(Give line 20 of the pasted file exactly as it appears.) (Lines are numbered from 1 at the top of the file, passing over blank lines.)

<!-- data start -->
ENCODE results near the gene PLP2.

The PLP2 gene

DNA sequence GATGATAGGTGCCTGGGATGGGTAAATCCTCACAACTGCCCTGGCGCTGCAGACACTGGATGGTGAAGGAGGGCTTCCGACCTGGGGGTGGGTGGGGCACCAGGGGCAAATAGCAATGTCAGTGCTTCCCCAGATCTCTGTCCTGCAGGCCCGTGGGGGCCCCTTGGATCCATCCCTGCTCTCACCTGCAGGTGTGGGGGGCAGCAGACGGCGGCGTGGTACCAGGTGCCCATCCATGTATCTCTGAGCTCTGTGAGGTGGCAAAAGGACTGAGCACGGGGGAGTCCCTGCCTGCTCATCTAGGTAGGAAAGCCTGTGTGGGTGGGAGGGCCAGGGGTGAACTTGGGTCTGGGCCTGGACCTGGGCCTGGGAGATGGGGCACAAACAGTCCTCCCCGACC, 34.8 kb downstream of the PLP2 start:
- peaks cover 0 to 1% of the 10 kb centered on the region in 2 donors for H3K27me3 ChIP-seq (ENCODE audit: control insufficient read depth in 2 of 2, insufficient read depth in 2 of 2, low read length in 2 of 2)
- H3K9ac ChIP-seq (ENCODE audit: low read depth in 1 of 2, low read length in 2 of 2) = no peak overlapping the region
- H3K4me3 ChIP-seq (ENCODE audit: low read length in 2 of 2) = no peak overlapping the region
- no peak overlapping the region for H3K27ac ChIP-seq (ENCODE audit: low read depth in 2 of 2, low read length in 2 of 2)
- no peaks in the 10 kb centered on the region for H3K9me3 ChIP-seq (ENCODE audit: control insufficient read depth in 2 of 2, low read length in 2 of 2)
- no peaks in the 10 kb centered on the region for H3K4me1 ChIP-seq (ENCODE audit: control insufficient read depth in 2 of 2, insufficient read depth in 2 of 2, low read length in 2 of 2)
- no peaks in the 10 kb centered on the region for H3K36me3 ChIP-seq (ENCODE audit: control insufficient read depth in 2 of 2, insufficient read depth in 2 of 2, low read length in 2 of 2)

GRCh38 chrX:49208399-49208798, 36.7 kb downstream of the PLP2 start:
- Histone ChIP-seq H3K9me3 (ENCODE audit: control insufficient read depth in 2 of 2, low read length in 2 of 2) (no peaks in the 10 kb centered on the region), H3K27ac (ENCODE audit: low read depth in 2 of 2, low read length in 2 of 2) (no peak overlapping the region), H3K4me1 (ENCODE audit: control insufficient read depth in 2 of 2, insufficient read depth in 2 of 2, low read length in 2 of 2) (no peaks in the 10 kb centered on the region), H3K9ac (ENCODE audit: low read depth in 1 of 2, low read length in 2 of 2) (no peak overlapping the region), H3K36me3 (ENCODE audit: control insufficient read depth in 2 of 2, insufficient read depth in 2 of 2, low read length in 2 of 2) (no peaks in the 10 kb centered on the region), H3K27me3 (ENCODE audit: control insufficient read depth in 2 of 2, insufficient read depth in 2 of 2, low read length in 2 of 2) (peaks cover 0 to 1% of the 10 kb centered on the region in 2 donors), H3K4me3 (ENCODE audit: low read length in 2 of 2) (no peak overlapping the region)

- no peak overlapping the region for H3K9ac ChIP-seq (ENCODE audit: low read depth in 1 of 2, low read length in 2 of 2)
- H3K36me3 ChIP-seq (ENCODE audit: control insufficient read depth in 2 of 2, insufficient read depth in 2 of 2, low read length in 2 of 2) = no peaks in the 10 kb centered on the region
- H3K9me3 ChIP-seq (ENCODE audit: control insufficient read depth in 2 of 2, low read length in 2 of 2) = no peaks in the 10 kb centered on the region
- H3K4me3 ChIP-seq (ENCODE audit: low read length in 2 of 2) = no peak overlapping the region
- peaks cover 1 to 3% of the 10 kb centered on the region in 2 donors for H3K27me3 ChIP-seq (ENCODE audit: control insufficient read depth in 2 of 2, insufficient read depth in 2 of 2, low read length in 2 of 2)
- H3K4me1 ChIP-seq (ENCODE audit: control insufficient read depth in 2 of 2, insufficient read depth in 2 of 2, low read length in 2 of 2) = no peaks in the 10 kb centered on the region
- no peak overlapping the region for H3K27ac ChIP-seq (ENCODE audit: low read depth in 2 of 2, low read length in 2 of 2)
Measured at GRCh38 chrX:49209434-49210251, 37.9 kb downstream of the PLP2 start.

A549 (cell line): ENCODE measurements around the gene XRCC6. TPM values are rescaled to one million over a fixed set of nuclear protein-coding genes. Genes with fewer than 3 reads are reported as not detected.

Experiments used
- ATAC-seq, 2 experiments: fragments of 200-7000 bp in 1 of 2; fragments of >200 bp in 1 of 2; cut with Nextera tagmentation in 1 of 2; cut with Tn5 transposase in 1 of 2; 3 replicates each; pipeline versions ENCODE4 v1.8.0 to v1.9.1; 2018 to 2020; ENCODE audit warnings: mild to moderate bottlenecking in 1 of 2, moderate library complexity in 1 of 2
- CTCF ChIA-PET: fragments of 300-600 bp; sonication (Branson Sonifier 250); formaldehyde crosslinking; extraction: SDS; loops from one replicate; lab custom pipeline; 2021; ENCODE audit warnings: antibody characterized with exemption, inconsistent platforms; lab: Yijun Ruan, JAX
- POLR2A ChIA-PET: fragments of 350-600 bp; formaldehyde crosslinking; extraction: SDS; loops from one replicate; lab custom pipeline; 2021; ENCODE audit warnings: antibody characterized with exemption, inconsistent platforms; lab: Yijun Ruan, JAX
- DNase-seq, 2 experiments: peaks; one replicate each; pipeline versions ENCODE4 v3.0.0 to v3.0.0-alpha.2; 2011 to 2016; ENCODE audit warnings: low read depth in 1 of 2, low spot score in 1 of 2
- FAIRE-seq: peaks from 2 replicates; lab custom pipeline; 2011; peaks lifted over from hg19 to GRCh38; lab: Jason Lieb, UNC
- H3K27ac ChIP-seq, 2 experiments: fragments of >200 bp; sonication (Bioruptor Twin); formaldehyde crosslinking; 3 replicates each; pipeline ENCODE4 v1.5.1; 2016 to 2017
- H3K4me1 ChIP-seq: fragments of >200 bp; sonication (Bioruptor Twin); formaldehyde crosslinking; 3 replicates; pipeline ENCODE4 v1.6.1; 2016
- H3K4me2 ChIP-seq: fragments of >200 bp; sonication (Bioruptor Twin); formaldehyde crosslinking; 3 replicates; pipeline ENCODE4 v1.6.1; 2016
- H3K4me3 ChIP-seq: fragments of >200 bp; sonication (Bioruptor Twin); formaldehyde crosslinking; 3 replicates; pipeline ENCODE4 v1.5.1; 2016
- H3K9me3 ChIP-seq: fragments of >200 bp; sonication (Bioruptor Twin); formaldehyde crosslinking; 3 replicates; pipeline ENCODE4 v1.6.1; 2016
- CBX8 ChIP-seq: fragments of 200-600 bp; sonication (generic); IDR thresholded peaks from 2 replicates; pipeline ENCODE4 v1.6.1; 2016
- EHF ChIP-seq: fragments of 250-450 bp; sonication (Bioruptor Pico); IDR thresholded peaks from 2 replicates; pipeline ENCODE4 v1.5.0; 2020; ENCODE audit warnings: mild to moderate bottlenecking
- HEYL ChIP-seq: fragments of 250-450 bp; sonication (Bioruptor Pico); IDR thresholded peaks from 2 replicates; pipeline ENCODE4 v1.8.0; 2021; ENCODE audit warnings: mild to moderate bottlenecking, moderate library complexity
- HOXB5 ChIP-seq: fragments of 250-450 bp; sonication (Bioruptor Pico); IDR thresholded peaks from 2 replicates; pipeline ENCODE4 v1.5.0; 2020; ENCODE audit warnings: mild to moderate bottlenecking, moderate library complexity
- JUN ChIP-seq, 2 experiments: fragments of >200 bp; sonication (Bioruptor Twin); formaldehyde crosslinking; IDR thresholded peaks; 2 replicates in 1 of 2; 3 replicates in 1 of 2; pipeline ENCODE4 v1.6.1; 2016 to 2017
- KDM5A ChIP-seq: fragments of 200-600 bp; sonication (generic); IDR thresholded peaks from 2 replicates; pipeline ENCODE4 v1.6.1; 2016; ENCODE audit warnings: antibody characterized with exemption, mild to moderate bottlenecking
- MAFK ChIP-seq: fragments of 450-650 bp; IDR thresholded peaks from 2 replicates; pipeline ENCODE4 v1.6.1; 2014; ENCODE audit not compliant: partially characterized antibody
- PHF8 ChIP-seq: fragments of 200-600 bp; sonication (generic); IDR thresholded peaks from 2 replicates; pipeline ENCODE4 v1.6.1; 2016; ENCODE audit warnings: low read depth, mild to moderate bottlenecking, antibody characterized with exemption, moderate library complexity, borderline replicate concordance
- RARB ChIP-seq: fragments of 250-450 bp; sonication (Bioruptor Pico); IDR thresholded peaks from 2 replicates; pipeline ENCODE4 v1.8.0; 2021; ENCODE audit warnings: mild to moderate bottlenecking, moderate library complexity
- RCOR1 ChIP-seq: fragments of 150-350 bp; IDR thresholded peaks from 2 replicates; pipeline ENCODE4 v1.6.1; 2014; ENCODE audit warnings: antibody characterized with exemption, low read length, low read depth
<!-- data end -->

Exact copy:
Measured at GRCh38 chrX:49209434-49210251, 37.9 kb downstream of the PLP2 start.